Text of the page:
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Is there a grammatical explanation for this pattern, which I have seen a couple times in writing? I'm guessing it comes from classical grammar.

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    It is a recollective past, basically a kind of past tense.
    – ithisa
    Commented Feb 15, 2014 at 16:57
  • This is related to べき・べし/よい・よし, isn't it? Commented Feb 15, 2014 at 23:36
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    @TrevorAlexander For this particular 助動詞, き is the 終止形 and し is the 連体形. That's the opposite of what you get with classical adjective conjugation, where 〜し is the 終止形 and 〜き is the 連体形.
    – user1478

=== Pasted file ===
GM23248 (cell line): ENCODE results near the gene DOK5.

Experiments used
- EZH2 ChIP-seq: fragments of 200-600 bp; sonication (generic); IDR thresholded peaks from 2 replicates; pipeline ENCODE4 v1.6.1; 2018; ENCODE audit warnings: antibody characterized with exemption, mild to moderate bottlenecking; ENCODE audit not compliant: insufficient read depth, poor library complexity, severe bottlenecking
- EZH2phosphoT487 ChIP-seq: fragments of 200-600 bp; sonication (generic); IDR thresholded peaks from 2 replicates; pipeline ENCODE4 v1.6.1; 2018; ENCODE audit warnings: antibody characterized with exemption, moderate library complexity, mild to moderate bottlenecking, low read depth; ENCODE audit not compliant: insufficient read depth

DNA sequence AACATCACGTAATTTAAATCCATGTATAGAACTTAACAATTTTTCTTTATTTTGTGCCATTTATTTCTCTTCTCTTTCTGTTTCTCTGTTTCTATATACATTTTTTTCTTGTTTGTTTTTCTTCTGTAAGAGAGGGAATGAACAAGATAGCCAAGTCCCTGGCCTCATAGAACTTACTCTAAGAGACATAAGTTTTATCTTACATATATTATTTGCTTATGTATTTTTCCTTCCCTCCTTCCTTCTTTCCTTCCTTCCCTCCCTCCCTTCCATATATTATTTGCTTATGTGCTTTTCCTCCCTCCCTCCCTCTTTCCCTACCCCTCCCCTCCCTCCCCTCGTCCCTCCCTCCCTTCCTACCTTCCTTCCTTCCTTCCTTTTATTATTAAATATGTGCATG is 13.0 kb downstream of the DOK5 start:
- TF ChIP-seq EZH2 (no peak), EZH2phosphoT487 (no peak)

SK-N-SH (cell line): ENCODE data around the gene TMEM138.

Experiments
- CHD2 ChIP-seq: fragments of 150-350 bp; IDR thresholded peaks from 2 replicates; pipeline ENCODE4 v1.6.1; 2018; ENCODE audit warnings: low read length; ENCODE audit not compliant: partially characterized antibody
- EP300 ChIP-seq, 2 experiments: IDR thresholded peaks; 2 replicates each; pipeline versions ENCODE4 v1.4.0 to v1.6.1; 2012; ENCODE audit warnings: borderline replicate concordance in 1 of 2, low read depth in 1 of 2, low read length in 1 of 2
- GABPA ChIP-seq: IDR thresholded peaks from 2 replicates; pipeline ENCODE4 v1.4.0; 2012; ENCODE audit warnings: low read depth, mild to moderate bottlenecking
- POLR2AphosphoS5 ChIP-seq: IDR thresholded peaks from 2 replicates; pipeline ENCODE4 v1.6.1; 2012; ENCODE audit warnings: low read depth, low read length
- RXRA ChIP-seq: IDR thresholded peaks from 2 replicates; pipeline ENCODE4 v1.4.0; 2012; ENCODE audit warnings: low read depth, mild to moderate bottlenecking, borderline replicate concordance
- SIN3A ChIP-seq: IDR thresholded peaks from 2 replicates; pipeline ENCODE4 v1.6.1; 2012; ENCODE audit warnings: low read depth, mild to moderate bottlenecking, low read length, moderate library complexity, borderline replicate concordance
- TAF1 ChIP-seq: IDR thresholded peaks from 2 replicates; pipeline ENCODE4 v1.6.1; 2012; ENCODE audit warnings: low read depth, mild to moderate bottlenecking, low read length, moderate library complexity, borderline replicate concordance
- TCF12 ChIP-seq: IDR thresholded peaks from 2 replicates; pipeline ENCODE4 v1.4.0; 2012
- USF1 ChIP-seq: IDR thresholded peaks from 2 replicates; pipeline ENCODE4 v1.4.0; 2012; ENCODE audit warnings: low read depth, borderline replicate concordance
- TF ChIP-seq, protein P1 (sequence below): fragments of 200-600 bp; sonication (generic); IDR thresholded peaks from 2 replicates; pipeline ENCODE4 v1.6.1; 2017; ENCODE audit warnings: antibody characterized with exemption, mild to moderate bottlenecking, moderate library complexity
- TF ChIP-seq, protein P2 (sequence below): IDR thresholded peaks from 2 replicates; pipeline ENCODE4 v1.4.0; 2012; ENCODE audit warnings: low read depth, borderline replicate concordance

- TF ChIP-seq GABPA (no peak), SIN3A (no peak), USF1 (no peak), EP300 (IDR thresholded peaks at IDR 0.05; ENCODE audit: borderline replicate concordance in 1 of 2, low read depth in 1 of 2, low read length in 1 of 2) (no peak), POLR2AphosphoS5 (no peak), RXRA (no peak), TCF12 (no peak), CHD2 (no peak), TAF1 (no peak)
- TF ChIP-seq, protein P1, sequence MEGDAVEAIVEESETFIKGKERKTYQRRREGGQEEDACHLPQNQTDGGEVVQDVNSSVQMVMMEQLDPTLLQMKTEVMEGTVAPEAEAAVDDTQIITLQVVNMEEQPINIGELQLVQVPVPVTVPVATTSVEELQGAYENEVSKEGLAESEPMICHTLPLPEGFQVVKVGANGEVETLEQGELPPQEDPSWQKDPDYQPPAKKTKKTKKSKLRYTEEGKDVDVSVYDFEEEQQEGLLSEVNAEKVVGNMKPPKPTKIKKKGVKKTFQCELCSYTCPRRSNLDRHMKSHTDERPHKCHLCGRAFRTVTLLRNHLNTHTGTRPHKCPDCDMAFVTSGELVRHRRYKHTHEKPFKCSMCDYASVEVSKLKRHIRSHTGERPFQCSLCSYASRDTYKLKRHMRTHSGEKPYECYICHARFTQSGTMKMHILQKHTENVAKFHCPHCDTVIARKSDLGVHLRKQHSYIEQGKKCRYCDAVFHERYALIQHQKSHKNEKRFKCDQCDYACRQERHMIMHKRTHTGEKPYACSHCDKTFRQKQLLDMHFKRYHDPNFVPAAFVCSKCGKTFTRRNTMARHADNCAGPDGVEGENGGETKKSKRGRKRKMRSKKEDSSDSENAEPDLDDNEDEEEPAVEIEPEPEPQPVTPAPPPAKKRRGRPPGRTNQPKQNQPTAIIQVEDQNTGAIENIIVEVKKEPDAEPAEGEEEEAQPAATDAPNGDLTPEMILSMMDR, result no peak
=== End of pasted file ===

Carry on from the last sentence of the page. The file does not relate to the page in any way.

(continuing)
Commented Feb 16, 2014 at 4:34

1 Answer 1

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It is from 'classical' grammar, or rather Early Middle Japanese. -し is the 連体形 (the 'attributive' form, used to modify nouns) of the past tense marker -き. It is used to describe events the speaker knows have happened; in contrast to -けり, which is used for events the speaker has only heard about but not experienced himself. (There are a few other past tense or perfect aspect markers - -ぬ, -り, etc - that are older and in varying stages of loss by Middle Japanese.)

選ばれし者 then means 'the chosen one(s), the one(s) who has/have been chosen'.

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